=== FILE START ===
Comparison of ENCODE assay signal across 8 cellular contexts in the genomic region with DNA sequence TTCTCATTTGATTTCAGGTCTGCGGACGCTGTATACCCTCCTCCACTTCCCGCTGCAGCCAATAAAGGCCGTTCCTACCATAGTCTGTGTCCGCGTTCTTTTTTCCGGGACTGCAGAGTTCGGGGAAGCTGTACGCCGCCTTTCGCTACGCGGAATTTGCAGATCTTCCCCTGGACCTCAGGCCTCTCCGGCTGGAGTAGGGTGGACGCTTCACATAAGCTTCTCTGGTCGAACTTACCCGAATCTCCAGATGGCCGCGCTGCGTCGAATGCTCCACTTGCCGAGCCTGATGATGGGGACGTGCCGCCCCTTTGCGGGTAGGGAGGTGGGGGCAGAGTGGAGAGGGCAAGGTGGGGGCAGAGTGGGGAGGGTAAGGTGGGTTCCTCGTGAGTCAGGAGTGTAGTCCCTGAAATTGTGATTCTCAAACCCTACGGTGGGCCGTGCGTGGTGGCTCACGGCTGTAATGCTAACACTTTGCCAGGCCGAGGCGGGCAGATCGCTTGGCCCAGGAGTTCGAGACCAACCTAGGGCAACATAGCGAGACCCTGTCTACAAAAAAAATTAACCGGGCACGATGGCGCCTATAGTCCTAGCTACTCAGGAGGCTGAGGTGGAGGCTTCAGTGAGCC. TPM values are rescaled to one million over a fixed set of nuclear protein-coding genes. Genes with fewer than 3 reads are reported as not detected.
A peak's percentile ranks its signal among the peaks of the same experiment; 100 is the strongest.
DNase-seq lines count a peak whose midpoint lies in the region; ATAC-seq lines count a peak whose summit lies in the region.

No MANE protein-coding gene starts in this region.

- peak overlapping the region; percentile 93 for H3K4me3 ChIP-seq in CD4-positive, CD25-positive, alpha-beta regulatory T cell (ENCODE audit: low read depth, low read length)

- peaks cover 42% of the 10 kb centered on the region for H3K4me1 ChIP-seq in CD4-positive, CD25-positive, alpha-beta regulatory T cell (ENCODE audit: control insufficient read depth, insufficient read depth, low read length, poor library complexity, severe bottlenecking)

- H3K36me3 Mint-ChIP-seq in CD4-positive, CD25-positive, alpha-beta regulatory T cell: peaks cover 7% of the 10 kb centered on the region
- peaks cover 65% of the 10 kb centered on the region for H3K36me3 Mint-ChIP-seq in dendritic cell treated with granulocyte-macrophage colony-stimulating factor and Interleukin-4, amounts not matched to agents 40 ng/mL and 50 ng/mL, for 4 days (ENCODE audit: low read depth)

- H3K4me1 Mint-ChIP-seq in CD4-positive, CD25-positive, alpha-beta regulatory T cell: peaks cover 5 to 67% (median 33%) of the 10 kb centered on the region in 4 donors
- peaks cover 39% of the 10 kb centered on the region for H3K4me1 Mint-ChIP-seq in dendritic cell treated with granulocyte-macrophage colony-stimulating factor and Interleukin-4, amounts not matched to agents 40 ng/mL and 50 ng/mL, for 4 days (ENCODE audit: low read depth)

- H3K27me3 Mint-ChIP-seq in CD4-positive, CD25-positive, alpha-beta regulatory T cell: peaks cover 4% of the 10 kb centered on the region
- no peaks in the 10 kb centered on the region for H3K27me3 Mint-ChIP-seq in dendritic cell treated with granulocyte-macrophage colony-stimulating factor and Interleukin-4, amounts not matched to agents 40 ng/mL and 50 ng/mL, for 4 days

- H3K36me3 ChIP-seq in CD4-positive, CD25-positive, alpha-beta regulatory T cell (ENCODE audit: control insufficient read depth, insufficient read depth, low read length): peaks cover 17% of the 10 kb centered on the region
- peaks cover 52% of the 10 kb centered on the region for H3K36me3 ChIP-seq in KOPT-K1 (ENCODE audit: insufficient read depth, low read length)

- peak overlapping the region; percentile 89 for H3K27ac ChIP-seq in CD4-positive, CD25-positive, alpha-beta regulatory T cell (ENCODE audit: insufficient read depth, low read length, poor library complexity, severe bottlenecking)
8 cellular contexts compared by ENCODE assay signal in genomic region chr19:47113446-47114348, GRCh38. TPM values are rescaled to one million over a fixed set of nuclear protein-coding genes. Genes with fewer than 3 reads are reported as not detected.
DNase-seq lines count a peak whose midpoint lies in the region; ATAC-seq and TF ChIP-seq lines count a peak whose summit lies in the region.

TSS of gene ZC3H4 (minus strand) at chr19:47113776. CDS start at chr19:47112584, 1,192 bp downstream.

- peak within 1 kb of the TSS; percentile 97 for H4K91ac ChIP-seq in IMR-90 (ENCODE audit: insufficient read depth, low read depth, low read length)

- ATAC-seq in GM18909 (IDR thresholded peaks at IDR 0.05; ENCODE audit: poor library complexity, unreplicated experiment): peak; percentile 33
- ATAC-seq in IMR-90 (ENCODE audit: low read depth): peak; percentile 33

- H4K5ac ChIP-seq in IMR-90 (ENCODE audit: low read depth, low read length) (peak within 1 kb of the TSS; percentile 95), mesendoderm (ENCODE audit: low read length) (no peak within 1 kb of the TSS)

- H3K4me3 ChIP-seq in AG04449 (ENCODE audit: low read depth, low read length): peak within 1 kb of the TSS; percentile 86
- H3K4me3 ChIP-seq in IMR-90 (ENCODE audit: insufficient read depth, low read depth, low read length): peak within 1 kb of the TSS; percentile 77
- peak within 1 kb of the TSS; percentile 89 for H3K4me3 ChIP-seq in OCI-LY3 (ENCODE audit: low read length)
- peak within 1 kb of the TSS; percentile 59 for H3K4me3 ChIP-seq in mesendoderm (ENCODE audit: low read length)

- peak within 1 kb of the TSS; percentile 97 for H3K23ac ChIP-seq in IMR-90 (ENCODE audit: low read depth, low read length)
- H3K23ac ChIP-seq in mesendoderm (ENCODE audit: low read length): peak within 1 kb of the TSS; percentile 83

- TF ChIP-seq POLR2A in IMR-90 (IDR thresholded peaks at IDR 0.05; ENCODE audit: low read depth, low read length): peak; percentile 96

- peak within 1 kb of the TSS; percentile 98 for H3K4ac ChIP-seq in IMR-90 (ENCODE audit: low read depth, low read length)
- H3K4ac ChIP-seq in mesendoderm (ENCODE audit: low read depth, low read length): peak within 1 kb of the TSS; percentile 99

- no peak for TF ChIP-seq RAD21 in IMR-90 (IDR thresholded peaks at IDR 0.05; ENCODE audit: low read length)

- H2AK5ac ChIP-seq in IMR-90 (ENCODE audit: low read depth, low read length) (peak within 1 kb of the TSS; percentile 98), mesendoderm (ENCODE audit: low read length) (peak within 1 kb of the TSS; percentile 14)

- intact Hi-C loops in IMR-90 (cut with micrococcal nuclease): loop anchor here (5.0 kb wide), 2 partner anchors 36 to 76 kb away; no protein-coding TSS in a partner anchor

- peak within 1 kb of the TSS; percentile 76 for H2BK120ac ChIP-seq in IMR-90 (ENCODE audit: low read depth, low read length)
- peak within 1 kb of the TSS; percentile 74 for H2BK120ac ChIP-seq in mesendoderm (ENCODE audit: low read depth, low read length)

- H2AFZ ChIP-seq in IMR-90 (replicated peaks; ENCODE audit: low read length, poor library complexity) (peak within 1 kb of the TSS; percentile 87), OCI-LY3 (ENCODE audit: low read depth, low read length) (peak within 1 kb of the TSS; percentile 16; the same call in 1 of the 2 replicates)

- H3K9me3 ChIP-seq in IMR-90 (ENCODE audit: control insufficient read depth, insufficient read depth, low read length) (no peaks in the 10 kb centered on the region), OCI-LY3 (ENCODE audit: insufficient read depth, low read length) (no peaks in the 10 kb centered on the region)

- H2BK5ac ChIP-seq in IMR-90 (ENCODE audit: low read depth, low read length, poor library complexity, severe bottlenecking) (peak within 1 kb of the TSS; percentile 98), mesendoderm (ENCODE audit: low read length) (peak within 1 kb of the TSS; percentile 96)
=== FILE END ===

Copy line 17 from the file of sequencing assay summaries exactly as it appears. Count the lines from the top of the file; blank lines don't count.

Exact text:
DNase-seq lines count a peak whose midpoint lies in the region; ATAC-seq and TF ChIP-seq lines count a peak whose summit lies in the region.